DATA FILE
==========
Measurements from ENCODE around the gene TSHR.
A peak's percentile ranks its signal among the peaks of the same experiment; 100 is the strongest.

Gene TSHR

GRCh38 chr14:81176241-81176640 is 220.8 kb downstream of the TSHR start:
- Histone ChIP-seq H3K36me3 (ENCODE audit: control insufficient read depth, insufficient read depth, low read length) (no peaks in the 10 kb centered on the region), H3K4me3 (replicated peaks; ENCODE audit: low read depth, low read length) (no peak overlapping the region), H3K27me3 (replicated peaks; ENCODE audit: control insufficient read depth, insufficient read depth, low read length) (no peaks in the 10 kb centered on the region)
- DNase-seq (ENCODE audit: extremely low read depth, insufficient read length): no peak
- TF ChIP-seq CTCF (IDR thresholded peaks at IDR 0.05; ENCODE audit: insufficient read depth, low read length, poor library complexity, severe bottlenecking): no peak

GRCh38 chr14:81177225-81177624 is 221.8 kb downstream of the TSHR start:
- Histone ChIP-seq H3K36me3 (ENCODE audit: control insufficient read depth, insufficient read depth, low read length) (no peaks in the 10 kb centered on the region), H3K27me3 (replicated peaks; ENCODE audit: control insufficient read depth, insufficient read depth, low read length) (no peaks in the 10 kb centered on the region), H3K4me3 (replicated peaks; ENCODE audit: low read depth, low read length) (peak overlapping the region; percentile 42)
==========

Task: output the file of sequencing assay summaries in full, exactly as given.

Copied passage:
Measurements from ENCODE around the gene TSHR.
A peak's percentile ranks its signal among the peaks of the same experiment; 100 is the strongest.

Gene TSHR

GRCh38 chr14:81176241-81176640 is 220.8 kb downstream of the TSHR start:
- Histone ChIP-seq H3K36me3 (ENCODE audit: control insufficient read depth, insufficient read depth, low read length) (no peaks in the 10 kb centered on the region), H3K4me3 (replicated peaks; ENCODE audit: low read depth, low read length) (no peak overlapping the region), H3K27me3 (replicated peaks; ENCODE audit: control insufficient read depth, insufficient read depth, low read length) (no peaks in the 10 kb centered on the region)
- DNase-seq (ENCODE audit: extremely low read depth, insufficient read length): no peak
- TF ChIP-seq CTCF (IDR thresholded peaks at IDR 0.05; ENCODE audit: insufficient read depth, low read length, poor library complexity, severe bottlenecking): no peak

GRCh38 chr14:81177225-81177624 is 221.8 kb downstream of the TSHR start:
- Histone ChIP-seq H3K36me3 (ENCODE audit: control insufficient read depth, insufficient read depth, low read length) (no peaks in the 10 kb centered on the region), H3K27me3 (replicated peaks; ENCODE audit: control insufficient read depth, insufficient read depth, low read length) (no peaks in the 10 kb centered on the region), H3K4me3 (replicated peaks; ENCODE audit: low read depth, low read length) (peak overlapping the region; percentile 42)